A Flame of Fire
January 10th, 1990 @ 7:30 PM
IN A FLAME OF FIRE
Dr. W. A. Criswell
We welcome the throngs of you who are sharing this hour tonight on radio. You are a part of our dear First Baptist Church in Dallas, and this is the pastor bringing the message from the first four chapters of the Book of Exodus. The message is entitled In a Flame of Fire. It is a little different approach to the life of Moses, one that I have never heard anyone refer to, but one that is so regnant and dynamic and meaningful in my own heart and I pray will be in your heart also tonight.
First we begin with the great renunciation – and I could pray we have the lights on, because I look at you when I speak – first the great renunciation. You have that mentioned in the eleventh chapter of the Book of Hebrews. Beginning at verse 24, the author writes:
By faith Moses, when he was come of age, refused to be called the son of Pharaoh’s daughter;
Choosing rather to suffer affliction with the people of God, than to enjoy the pleasures of sin for a season;
Esteeming the reproach of Christ greater riches than all the treasures in Egypt: for he had respect unto the recompense of the reward.
The great renunciation: Ramoses, I think that was his name; Ramoses, dedicated when Pharaoh’s daughter adopted him and reared him to be the king over Egypt: she dedicated him to Ra, their great heathen god Ra. And she named him Ra-moses, Ramoses. And in keeping with this Word of the Lord, he renounced the throne of Egypt and the day of his own consecration to be the Pharaoh of the nation; loving his own people and giving himself for their welfare, and deliverance, and salvation, and benefit.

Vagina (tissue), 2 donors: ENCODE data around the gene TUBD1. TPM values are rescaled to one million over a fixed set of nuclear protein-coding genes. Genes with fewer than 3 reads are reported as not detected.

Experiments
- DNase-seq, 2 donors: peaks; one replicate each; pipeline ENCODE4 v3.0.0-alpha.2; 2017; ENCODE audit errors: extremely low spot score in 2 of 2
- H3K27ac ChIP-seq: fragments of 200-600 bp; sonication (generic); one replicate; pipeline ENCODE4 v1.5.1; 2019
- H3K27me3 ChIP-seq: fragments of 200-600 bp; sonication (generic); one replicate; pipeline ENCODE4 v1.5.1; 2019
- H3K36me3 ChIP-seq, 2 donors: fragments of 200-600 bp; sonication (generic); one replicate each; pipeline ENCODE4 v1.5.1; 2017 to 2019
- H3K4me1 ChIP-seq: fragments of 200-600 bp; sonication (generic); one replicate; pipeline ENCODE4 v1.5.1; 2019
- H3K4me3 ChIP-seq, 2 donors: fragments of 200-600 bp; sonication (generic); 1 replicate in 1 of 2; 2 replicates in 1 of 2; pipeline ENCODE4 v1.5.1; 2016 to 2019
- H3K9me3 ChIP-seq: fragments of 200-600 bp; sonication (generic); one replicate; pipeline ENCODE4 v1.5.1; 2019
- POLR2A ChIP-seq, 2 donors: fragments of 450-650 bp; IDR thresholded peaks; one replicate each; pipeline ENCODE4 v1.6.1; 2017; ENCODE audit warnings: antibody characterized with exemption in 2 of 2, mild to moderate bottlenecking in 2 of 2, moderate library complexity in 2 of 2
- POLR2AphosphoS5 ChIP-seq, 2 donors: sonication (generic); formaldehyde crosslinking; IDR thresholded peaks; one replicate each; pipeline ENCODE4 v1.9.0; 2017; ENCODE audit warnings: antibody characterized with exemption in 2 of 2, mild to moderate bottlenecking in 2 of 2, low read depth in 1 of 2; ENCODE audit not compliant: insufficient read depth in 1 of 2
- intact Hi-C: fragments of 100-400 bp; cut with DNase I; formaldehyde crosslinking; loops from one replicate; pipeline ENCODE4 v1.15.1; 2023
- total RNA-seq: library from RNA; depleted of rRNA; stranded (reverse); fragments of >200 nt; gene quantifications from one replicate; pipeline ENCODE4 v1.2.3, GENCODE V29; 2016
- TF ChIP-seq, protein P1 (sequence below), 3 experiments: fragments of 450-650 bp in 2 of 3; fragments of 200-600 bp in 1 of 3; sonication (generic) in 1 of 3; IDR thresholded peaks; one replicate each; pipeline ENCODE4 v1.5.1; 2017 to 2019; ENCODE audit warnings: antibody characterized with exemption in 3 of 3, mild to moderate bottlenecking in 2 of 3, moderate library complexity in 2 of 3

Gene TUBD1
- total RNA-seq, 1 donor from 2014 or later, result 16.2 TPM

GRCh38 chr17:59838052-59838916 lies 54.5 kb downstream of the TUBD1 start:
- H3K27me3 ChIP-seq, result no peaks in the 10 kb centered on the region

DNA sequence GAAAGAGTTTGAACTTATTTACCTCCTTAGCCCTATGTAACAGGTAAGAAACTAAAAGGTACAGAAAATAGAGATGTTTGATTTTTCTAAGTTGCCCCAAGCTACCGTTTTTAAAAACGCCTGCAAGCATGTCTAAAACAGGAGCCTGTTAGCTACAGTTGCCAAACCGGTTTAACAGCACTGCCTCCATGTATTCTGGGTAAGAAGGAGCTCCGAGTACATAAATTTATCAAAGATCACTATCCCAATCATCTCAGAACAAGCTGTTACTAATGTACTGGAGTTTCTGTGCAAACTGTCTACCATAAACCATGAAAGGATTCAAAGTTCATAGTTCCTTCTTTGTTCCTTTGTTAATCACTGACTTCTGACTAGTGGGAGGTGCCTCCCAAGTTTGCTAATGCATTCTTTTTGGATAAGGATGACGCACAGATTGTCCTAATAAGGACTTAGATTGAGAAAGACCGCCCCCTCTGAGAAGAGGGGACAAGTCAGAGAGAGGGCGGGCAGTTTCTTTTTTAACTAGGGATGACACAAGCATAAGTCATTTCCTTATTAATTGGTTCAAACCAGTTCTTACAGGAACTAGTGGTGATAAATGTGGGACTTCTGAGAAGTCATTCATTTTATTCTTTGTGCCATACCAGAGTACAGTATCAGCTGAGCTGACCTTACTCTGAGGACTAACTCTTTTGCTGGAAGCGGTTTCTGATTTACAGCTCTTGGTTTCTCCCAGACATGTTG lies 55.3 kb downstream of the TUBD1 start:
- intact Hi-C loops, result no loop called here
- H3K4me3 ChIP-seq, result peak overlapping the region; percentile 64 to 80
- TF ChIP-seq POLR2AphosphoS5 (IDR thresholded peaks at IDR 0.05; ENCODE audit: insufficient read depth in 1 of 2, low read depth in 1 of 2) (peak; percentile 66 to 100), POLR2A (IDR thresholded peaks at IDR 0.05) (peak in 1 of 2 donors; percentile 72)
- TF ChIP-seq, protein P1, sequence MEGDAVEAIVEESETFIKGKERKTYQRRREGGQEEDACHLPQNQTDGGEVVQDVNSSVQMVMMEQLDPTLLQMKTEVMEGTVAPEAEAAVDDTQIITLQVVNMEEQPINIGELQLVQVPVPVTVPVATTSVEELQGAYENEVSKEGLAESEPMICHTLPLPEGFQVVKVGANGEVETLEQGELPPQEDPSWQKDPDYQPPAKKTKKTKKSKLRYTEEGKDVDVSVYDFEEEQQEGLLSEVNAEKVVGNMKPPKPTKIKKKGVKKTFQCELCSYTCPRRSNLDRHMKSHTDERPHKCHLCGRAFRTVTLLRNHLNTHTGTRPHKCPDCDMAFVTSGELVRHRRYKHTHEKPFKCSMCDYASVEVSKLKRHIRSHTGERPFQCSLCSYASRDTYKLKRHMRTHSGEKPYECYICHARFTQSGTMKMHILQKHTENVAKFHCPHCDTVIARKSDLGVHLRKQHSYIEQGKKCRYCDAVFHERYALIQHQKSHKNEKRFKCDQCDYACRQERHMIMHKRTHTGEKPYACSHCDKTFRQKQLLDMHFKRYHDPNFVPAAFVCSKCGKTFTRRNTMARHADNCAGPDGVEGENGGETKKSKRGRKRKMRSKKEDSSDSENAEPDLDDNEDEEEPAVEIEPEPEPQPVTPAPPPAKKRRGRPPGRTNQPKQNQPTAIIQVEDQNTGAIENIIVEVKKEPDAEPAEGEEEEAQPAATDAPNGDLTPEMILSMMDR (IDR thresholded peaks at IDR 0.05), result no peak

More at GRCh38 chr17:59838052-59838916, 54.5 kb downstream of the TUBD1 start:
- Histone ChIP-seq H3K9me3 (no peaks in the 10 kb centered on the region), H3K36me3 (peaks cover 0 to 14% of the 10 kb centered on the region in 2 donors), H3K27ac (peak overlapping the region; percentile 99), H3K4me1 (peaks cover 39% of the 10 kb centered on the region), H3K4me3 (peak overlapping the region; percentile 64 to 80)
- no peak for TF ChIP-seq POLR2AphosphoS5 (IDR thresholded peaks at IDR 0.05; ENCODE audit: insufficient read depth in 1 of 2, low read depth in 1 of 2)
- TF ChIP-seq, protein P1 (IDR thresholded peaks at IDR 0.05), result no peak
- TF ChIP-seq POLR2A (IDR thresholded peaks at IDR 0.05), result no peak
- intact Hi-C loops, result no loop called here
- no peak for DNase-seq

But there was a tragic result that came out of that dedication: his own brethren repudiated him. For example, I read in Acts chapter 7, beginning at verse 23:
When he was full forty years old, it came into his heart to visit his brethren the children of Israel.
And seeing one of them suffer wrong, he defended him, and avenged him that was oppressed, and smote the Egyptian, killed him:
For he supposed his brethren would have understood how that by God he would deliver them: but they did not understand.
And when the next day he showed himself unto them as they strove, and would have set them at one again, saying, Sirs, ye are brethren; why do ye wrong to one another?
But he that did his neighbor wrong thrust him away, saying, Who made thee a ruler and a judge over us?
Wilt thou kill me, as thou didst kill the Egyptian yesterday?
Then fled Moses at this saying, and was a stranger in the land of Midian.
Moses, Ramoses, forsook and repudiated the throne of Egypt in order to be a brother and a deliverer to his own people, and they refused him, repudiated him. And of course, the new pharaoh, the new pharaoh who had ascended the throne consolidated his power and his kingdom by a murder charge against Moses, against Ramoses, and when that came to pass, and Ramoses saw what had developed, he fled and was a stranger in the Sinaitic peninsula.